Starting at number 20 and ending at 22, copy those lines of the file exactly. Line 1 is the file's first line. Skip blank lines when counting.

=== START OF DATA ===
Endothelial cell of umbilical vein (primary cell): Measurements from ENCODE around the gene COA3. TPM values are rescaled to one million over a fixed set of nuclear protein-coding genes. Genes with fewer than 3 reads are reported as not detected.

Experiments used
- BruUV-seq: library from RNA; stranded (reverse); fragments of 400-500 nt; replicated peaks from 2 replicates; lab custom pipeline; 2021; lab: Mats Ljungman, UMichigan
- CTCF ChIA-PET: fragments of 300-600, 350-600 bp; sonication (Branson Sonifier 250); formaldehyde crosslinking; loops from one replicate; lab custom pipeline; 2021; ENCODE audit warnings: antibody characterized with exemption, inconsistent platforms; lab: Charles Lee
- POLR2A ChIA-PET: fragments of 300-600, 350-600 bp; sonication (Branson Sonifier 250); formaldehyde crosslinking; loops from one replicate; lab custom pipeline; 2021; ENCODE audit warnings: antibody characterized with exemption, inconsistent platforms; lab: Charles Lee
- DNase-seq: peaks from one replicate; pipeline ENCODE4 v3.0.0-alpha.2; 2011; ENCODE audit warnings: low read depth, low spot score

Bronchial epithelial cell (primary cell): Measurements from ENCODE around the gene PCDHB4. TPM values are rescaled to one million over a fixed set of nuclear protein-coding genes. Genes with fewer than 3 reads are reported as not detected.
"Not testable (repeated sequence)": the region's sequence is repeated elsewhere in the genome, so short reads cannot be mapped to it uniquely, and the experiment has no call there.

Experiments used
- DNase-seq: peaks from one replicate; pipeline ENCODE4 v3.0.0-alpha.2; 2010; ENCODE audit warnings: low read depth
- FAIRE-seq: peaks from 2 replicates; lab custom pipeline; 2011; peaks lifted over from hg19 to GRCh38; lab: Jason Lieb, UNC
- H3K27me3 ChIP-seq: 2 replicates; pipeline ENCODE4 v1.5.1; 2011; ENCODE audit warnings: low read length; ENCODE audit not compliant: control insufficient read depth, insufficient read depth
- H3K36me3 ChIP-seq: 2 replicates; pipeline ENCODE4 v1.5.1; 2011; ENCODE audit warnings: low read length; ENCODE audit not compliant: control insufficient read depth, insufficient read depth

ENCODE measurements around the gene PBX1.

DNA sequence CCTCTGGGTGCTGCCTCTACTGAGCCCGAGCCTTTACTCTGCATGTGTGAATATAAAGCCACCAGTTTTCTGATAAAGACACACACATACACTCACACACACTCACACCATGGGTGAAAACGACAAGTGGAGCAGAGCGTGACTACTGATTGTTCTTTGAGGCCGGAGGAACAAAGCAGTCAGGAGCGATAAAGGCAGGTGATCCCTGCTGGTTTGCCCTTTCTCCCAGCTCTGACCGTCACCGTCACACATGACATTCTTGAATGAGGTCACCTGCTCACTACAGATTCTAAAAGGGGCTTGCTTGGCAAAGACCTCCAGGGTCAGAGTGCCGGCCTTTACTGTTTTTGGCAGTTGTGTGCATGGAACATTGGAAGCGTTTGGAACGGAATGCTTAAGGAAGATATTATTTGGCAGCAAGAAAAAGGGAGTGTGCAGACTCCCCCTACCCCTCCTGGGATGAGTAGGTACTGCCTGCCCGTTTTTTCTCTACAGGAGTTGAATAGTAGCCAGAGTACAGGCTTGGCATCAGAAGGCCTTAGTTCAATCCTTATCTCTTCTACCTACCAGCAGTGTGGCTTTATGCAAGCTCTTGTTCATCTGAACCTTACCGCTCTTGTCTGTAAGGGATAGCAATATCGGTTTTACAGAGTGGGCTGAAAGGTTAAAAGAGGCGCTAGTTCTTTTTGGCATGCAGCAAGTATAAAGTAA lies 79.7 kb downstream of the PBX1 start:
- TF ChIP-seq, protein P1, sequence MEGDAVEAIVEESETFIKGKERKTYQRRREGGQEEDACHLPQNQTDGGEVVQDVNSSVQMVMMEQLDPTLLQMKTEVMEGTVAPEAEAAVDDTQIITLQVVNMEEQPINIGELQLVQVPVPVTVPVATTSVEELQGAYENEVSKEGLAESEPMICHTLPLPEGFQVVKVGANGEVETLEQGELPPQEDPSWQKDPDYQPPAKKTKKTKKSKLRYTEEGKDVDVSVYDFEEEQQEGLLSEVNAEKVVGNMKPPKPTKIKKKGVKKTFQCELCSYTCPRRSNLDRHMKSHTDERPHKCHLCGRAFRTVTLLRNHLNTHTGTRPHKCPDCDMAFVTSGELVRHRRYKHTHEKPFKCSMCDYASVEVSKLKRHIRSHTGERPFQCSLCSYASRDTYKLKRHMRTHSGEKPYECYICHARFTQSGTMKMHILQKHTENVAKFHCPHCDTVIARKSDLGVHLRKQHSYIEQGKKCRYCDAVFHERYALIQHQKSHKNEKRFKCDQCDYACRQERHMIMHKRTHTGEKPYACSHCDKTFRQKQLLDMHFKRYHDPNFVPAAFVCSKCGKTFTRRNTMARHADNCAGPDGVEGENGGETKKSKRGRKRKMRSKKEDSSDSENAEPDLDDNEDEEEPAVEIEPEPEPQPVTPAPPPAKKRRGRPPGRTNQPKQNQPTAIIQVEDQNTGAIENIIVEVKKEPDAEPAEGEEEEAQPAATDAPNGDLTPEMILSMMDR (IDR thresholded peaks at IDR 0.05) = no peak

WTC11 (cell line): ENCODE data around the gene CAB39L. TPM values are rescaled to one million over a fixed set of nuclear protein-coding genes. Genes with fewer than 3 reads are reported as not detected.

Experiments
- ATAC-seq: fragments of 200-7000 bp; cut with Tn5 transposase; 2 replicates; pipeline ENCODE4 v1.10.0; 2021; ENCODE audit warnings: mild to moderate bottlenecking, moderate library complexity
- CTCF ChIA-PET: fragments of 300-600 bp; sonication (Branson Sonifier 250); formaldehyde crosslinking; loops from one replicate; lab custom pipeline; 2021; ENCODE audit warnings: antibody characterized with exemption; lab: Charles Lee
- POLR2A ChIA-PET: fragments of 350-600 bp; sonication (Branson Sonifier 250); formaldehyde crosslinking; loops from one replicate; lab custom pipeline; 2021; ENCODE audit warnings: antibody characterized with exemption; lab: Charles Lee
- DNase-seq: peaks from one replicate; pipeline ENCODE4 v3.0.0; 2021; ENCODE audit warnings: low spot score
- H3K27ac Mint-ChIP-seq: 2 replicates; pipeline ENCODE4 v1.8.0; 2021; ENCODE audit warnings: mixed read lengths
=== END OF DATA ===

- CTCF ChIA-PET: fragments of 300-600 bp; sonication (Branson Sonifier 250); formaldehyde crosslinking; loops from one replicate; lab custom pipeline; 2021; ENCODE audit warnings: antibody characterized with exemption; lab: Charles Lee
- POLR2A ChIA-PET: fragments of 350-600 bp; sonication (Branson Sonifier 250); formaldehyde crosslinking; loops from one replicate; lab custom pipeline; 2021; ENCODE audit warnings: antibody characterized with exemption; lab: Charles Lee
- DNase-seq: peaks from one replicate; pipeline ENCODE4 v3.0.0; 2021; ENCODE audit warnings: low spot score